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Former Sen. Rick Santorum cautions voters against Obama's presidency

The Pennsylvania Republican tells a gathering of home-schoolers in California that Americans' freedom is at stake if President Obama is reelected.

April 09, 2011|By Maeve Reston, Los Angeles Times
  • Former Pennsylvania Sen. Rick Santorum.
Former Pennsylvania Sen. Rick Santorum. (Alex Brandon / Associated…)

Reporting from Santa Clara — Former Pennsylvania Sen. Rick Santorum said Friday that American rights and liberties were at risk under President Obama and described his healthcare plan as part of a broader plot by Democrats to get Americans "hooked" on entitlement programs.

"You have been given a great gift in growing up and living in the greatest country in the history of the world," the Republican told several hundred home-school advocates gathered here. "But that freedom, that equality, that exceptionalism, is at stake right now in America if we do not replace the current president of the United States."

"Once they have you hooked, once they have you dependent on them for your very life, America as we know it is over," he said.

Santorum, who is deciding on a 2012 presidential run, did not explicitly mention the possibility of a government shutdown in his remarks. In an interview after his speech, he said he believed that Republicans should stand their ground on "bigger things" — including the implementation of the president's healthcare plan — rather than quibble over the size of spending cuts.

But he said he was glad the fight in Washington had broadened into a policy debate — including the question of scaling back federal funding for Planned Parenthood.

"I wouldn't have picked this fight, but now that they've picked it, they've got to play it out," Santorum said. "My concern is that you've got to draw the line on policy, not on a couple billion dollars."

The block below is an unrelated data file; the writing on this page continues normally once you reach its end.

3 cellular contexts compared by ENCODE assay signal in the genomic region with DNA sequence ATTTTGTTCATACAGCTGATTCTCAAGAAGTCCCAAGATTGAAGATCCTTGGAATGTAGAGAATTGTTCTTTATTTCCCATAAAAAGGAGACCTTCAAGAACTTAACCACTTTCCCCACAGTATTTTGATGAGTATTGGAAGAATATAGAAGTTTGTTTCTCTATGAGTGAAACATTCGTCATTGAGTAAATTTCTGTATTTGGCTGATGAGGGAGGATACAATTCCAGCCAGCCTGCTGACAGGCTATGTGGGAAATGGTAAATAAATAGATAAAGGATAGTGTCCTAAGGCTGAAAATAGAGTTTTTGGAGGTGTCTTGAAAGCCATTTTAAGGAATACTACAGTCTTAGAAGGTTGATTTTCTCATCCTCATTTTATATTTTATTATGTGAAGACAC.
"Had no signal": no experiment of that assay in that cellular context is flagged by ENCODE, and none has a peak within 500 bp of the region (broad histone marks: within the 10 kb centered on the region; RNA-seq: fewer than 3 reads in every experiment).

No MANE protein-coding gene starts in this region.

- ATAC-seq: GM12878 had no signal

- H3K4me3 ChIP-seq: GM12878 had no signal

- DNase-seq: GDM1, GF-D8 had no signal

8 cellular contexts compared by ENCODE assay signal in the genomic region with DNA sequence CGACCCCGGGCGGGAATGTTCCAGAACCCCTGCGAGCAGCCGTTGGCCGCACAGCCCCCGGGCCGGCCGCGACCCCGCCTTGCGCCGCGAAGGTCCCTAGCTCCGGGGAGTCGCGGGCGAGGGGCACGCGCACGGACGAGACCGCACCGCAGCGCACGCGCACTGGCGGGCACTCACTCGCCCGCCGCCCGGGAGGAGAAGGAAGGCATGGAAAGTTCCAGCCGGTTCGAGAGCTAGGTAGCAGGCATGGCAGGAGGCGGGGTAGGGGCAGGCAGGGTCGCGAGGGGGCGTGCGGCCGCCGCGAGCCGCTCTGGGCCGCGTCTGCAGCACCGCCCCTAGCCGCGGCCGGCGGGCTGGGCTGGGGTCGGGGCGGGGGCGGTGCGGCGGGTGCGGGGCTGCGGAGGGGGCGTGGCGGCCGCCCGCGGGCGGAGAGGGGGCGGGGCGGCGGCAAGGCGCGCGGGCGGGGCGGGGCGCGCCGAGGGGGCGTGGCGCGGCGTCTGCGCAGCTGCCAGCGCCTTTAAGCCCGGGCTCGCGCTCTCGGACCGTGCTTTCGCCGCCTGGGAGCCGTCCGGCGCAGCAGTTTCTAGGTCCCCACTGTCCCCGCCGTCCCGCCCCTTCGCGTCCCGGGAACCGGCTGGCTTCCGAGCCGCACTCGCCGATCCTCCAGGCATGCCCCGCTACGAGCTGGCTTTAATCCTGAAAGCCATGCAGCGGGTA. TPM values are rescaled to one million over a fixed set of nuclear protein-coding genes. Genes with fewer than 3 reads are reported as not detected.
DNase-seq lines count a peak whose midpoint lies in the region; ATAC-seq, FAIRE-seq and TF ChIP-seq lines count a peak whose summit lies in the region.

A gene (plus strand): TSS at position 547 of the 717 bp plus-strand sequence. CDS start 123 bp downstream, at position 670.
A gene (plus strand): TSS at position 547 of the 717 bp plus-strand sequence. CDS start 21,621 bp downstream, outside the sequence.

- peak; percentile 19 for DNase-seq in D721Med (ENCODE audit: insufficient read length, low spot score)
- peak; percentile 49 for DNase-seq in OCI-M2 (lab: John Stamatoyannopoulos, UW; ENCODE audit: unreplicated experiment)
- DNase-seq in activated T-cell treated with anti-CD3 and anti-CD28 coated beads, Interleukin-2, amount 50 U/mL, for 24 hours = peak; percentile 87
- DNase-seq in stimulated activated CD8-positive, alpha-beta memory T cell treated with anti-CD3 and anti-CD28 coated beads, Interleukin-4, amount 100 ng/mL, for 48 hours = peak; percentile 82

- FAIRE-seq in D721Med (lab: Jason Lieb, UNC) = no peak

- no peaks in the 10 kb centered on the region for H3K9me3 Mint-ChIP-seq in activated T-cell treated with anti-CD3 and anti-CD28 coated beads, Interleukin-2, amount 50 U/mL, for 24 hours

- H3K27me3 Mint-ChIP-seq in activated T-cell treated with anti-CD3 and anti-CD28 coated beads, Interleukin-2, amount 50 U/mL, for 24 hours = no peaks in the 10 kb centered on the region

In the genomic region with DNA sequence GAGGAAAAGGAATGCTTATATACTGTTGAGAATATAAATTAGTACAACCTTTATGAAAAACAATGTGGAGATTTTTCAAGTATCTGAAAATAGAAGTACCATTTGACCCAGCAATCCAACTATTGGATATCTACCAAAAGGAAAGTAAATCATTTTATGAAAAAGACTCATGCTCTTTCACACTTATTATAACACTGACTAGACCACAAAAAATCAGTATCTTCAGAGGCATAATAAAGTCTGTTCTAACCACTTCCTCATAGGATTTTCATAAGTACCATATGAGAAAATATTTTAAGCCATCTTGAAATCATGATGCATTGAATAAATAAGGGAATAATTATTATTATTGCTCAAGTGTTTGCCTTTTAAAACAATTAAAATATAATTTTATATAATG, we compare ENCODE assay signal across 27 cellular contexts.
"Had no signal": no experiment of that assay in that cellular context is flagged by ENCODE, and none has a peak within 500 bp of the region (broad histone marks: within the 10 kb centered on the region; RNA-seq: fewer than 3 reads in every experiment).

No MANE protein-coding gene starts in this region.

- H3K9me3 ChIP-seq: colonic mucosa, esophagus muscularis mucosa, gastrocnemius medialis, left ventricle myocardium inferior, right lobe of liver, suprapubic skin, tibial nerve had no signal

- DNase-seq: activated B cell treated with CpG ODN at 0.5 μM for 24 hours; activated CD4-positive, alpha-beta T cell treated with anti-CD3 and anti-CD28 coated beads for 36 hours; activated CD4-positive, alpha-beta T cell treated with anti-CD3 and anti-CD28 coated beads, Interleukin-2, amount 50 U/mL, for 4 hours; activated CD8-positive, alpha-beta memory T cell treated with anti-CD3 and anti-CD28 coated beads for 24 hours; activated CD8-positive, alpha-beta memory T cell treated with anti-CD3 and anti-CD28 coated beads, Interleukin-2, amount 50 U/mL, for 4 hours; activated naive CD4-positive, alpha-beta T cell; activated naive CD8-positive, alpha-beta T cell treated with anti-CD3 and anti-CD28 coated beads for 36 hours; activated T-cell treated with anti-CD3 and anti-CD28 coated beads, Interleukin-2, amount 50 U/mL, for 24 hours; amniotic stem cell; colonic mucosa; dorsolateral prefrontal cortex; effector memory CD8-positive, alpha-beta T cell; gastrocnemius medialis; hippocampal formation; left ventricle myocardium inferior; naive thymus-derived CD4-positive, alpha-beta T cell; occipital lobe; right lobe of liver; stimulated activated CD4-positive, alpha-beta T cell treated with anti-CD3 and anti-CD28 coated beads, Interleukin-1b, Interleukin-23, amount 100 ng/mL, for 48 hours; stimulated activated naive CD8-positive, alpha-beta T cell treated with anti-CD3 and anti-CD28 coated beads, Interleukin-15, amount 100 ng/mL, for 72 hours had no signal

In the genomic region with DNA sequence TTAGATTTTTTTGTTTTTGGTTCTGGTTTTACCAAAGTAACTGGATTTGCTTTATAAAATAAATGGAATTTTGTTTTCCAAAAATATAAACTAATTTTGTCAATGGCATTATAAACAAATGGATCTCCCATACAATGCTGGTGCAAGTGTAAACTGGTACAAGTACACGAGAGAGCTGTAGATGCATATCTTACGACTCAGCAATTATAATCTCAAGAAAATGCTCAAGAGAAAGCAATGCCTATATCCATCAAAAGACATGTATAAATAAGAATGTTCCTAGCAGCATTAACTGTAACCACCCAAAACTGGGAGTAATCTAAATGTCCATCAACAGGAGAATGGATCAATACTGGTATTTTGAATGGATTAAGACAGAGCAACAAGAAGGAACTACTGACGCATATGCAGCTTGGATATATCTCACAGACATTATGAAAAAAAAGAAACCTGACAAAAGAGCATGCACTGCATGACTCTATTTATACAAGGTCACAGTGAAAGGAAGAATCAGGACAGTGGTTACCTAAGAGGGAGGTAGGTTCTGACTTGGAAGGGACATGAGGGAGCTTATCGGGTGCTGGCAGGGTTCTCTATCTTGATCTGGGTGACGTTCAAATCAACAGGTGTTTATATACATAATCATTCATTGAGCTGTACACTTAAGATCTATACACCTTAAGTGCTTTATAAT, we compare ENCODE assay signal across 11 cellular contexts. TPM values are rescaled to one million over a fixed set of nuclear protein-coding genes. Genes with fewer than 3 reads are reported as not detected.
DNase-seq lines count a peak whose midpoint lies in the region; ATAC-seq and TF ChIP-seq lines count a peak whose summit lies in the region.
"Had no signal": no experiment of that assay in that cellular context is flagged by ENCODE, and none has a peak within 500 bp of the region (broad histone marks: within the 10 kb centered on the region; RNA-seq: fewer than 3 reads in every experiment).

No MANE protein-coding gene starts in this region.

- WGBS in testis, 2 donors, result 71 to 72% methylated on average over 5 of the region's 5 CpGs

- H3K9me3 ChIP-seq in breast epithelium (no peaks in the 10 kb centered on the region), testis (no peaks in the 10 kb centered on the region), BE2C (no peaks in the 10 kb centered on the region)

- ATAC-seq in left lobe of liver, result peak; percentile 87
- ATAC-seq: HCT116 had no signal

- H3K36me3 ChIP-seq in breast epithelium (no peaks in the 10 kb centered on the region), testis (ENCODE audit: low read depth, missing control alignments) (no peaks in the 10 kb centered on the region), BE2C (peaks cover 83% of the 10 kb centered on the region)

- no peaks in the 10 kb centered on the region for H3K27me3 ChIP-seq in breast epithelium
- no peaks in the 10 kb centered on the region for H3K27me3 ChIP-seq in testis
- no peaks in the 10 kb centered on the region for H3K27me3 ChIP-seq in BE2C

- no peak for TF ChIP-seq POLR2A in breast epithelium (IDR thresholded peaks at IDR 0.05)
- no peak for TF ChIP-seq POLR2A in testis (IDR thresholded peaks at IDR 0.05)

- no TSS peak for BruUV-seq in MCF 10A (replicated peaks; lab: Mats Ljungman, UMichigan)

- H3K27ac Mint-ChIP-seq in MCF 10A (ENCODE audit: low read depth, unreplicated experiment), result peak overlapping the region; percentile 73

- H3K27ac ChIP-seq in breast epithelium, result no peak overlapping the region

He added that he applauded his fellow Republicans for refusing to back down. But "I wish they would have been a little clearer on what they're fighting for," said Santorum, who on Friday wrapped up a tour of Western states.

In this Democratic-leaning state, the audience he chose has a distinctly Republican allegiance. Home-schoolers showed their political muscle in the 2008 presidential race by helping propel former Arkansas Gov. Mike Huckabee to victory in the Iowa caucuses.

Other potential Republican candidates likewise are courting home-schoolers; Minnesota Rep. Michele Bachmann spoke to a gathering of such voters in Iowa recently.

Santorum, who with his wife has home-schooled six of his seven children, noted in his speech that he won his first race to the U.S. House of Representatives in 1990 partly by mobilizing home-schoolers and opponents of abortion rights. (He lost his bid for reelection to the Senate in 2006).

In introducing Santorum on Friday, Michael P. Farris, chairman of the Home School Legal Defense Assn. and an organizer for Homeschoolers for Huckabee in Iowa in 2008, noted that he had watched Santorum behind the scenes during the debate over the federal marriage amendment.

"He is a conservative behind the doors, in front of the doors, in front of the cameras, behind the cameras — no matter where he is," Farris said. "He is transparent."

Though Farris cautioned that he was not yet backing any candidate in the 2012 race, he said that perception of Santorum among conservatives — as well as his background as a "home-schooling dad" — could help the politician build support.

The former senator, who stopped in Colorado and Nevada earlier this week and was headed to South Carolina, said he might clarify his plans soon.

Though candidates such as Bachmann have garnered more media attention recently, Santorum described himself as the steady "tortoise" in the 2012 field, overlooked for the moment but perhaps not forever.

"I'm out there — 13 trips to Iowa, 14 trips to South Carolina, my trips to Nevada, talking to groups that can be helpful in this process," he said. "I'm just trying to take one step after another and do my best."

maeve.reston@latimes.com

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